Rhinoplasty - scared of getting put to sleep, what other options other than general anaesthesia?
Doctor Answers 8
The best option is to have general anesthesia, which is very safe. Thousands of people/patients go under general anesthesia everyday and nothing happens to them. Your smoking history is not going to be a problem too. Speak to the anesthesiologist who will be assigned to you to go over your concerns.
Rhinoplasty and Anesthesia
I think there is no other option for rhinoplasty but general anesthesia. Local and sedation are never as safe as patients imagine. Besides patients can fell parts of the surgery.
Scared of general anesthesia
I hear all the time from patients that they are more worried about the anesthetic than the surgery. No need for that. General anesthesia in healthy patients is extremely safe these days. For a rhinoplasty I would not hesitate to go under general anesthesia. This may actually be safer than trying to do it under sedation and local. I have done it that way in the past, but in order to have the deepest level of sedation possible, and thus no pain, you would need an MD anesthesiologist anyway, so you wouldn't save money. With general, there is more control over your airway and it is safer in the long run.
You do need to quit smoking, however, and do so for 4 weeks before surgery.
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Rhinoplasty-scared of getting put to sleep what other options other than general anesthesia?
In our practice, we perform all rhinoplasty and septoplasty procedures under general anesthesia for patient safety and comfort. It is extremely important to have a controlled airway, And to prevent blood from going down into the lungs. Anesthesia today is extremely safe in the hands of a board certified physician anesthesiologist. It is also important to stop smoking cigarettes for at least 1 month prior to the surgery so that you are not coughing before, during,or after the surgery. In addition smokers have a higher risk of complications such as skin necrosis and infection.
Afraid of General Anesthesia for Rhinoplasty
As long as your surgery is done in a hospital or accredited outpatient surgery facility the procedure will actually be safer when done using a light general anesthetic. In my clinic I use an MD anesthesiologist.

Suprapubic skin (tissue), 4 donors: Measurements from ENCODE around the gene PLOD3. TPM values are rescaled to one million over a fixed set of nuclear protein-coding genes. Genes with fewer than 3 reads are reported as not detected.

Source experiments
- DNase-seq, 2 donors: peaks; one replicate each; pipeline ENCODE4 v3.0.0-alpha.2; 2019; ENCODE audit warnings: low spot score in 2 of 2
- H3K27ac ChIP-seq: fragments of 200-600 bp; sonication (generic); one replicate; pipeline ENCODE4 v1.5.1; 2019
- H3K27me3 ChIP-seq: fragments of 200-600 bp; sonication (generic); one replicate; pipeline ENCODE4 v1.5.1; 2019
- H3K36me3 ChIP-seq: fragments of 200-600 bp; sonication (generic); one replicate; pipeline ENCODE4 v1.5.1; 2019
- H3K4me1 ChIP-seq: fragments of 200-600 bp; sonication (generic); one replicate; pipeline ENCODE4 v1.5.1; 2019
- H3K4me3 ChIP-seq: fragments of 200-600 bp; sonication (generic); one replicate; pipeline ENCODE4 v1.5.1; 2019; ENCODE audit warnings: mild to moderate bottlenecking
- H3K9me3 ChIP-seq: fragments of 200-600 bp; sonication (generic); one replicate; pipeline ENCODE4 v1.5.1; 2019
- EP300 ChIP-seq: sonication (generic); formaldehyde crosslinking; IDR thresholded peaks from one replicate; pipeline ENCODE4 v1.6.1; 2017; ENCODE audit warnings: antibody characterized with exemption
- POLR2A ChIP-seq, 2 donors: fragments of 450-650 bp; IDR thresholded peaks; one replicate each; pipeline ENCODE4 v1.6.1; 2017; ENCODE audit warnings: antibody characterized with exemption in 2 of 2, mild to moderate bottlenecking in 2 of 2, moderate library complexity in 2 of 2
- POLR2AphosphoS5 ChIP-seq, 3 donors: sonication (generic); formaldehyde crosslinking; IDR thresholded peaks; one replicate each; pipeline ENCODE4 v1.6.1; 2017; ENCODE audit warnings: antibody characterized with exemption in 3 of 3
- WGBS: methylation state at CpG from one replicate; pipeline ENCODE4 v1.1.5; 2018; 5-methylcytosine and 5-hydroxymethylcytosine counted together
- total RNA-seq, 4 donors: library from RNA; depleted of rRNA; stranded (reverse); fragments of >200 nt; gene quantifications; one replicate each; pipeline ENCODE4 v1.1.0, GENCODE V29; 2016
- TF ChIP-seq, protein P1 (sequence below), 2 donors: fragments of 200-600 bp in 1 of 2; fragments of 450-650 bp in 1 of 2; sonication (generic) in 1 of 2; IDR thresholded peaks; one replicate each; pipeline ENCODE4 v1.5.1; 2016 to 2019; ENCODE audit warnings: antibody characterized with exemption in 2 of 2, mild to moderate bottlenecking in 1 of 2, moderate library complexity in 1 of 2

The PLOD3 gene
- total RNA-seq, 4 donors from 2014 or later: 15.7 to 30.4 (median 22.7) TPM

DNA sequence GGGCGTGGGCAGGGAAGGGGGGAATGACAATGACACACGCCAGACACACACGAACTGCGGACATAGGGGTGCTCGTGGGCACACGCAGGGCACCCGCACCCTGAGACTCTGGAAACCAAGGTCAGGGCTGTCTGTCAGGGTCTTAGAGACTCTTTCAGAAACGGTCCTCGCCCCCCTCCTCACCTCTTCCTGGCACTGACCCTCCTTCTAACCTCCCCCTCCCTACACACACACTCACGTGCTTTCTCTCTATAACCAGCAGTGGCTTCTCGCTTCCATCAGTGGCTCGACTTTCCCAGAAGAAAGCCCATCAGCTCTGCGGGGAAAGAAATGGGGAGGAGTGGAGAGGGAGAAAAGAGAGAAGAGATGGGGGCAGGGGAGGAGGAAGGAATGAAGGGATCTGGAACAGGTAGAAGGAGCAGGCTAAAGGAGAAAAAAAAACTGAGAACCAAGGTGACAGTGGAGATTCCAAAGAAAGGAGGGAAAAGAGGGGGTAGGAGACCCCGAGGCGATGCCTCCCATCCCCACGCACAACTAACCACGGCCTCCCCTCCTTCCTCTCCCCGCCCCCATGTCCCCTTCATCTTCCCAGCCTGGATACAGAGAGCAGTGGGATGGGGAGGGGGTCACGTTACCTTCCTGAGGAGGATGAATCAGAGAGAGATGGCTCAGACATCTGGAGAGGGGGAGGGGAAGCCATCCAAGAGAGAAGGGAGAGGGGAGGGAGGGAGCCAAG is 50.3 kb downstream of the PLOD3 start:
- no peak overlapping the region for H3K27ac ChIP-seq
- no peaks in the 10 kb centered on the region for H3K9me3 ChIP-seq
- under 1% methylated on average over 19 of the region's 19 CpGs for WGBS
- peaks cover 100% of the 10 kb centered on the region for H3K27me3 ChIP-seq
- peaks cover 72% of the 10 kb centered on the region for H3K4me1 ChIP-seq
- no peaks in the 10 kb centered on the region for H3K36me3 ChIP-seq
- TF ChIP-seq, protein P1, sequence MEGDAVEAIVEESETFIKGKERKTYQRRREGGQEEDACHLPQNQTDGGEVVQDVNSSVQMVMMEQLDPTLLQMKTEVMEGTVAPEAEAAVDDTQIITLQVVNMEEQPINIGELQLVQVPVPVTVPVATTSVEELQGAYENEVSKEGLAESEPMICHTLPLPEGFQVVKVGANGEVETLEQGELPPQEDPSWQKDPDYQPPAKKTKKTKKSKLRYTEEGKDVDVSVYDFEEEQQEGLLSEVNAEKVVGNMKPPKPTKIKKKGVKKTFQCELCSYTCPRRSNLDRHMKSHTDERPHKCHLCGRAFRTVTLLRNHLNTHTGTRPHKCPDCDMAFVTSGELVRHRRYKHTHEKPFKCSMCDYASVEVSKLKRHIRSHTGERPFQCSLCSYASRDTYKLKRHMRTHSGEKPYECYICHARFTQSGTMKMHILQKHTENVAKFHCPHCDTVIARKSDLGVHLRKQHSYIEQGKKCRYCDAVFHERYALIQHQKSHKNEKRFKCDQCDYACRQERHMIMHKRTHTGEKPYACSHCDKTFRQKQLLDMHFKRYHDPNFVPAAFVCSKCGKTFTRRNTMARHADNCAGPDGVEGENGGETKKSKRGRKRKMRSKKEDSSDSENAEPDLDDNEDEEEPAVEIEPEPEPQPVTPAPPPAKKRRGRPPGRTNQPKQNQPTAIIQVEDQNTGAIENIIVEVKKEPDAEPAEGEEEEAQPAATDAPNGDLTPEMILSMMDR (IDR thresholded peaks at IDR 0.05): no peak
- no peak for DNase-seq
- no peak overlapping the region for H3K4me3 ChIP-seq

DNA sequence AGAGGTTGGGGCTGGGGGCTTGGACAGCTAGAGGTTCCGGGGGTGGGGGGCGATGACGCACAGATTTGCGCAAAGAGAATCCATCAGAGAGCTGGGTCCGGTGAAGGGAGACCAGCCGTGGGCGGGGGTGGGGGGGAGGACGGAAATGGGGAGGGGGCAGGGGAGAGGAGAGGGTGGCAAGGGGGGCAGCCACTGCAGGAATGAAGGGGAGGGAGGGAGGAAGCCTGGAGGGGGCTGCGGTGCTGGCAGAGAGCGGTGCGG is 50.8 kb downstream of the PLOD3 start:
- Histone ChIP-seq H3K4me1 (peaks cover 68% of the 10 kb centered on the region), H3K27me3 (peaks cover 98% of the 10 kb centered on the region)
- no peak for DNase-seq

General anesthesia & Rhinoplasty
It is much safer to have your rhinoplasty under general anesthesia. There are medications that can be given to help you with your anxiety, but general anesthesia is a must. In terms of your smoking, I strongly recommend that you be completely nicotine free for at least 4-6 weeks prior and post surgery. Smoking can seriously adversely affect your body's ability to heal, causing serious complications.
Rhinoplasty - scared of getting put to sleep,
General anesthesia is the way to go especially for this procedure and your smoking. They will have control of your airway and safety will be maximized. You have more chance of having a serious car accident on the way to the hospital than having a problem with anesthesia. Good luck.
Thank you for your question.
It is really in yours and the surgeon’s best interest to have you under general anesthesia for this procedure because rhinoplasty is a very precise surgery and requires the surgeons undivided attention. The last thing you want is the surgeon being disrupted because you are uncomfortable or experiencing pain. If you are under general anesthesia, it is a much safer option and the anesthesiologist monitors you continuously while you are under and if any complications arise they can adjust your medications, breathing, temperature, fluids and blood pressure as needed. This takes it off of the surgeon and his RN’s/technicians so they can completely focus on the procedure itself. In regards to your smoking, you should remain nicotine free for at least 6 weeks pre and post operatively because smoking can increase your risk of infection, necrosis, delayed healing etc. Best of luck.
Best of luck!
James Fernau, MD, FACS
Board Certified ENT
Board Certified Plastic Surgery
Member of ASPS, ASAPS, ISAPS, The Rhinoplasty Society, AAFPRS, OTO/HNS, ASLMS, International Federation for Adipose Therapeutics & Science
These answers are for educational purposes and should not be relied upon as a substitute for medical advice you may receive from your physician. If you have a medical emergency, please call 911. These answers do not constitute or initiate a patient/doctor relationship.